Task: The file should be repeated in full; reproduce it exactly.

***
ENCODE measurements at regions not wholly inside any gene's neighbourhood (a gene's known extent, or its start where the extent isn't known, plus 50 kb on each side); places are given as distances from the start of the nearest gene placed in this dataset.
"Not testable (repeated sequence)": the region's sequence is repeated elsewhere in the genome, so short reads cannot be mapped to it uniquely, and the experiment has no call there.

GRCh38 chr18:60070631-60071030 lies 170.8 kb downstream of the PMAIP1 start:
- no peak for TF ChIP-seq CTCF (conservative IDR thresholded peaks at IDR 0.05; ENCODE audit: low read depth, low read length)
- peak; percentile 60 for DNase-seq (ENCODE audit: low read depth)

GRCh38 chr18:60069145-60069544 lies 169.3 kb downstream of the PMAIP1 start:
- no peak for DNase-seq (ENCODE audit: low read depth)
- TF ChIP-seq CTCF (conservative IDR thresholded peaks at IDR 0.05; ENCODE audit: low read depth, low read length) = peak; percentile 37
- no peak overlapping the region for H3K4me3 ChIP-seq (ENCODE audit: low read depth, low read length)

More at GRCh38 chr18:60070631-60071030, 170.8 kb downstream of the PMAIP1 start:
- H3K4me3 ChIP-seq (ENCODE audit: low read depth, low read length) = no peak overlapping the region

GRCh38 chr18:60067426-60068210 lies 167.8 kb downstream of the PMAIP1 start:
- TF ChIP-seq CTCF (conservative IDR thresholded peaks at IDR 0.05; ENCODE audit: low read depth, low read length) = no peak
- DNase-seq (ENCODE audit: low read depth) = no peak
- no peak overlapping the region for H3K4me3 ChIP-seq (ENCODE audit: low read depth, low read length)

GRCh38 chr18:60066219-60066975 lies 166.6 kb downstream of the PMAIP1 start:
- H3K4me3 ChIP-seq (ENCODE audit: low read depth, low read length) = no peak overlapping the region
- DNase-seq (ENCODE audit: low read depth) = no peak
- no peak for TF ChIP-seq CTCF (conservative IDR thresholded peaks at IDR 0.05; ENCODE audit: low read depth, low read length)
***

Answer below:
ENCODE measurements at regions not wholly inside any gene's neighbourhood (a gene's known extent, or its start where the extent isn't known, plus 50 kb on each side); places are given as distances from the start of the nearest gene placed in this dataset.
"Not testable (repeated sequence)": the region's sequence is repeated elsewhere in the genome, so short reads cannot be mapped to it uniquely, and the experiment has no call there.

GRCh38 chr18:60070631-60071030 lies 170.8 kb downstream of the PMAIP1 start:
- no peak for TF ChIP-seq CTCF (conservative IDR thresholded peaks at IDR 0.05; ENCODE audit: low read depth, low read length)
- peak; percentile 60 for DNase-seq (ENCODE audit: low read depth)

GRCh38 chr18:60069145-60069544 lies 169.3 kb downstream of the PMAIP1 start:
- no peak for DNase-seq (ENCODE audit: low read depth)
- TF ChIP-seq CTCF (conservative IDR thresholded peaks at IDR 0.05; ENCODE audit: low read depth, low read length) = peak; percentile 37
- no peak overlapping the region for H3K4me3 ChIP-seq (ENCODE audit: low read depth, low read length)

More at GRCh38 chr18:60070631-60071030, 170.8 kb downstream of the PMAIP1 start:
- H3K4me3 ChIP-seq (ENCODE audit: low read depth, low read length) = no peak overlapping the region

GRCh38 chr18:60067426-60068210 lies 167.8 kb downstream of the PMAIP1 start:
- TF ChIP-seq CTCF (conservative IDR thresholded peaks at IDR 0.05; ENCODE audit: low read depth, low read length) = no peak
- DNase-seq (ENCODE audit: low read depth) = no peak
- no peak overlapping the region for H3K4me3 ChIP-seq (ENCODE audit: low read depth, low read length)

GRCh38 chr18:60066219-60066975 lies 166.6 kb downstream of the PMAIP1 start:
- H3K4me3 ChIP-seq (ENCODE audit: low read depth, low read length) = no peak overlapping the region
- DNase-seq (ENCODE audit: low read depth) = no peak
- no peak for TF ChIP-seq CTCF (conservative IDR thresholded peaks at IDR 0.05; ENCODE audit: low read depth, low read length)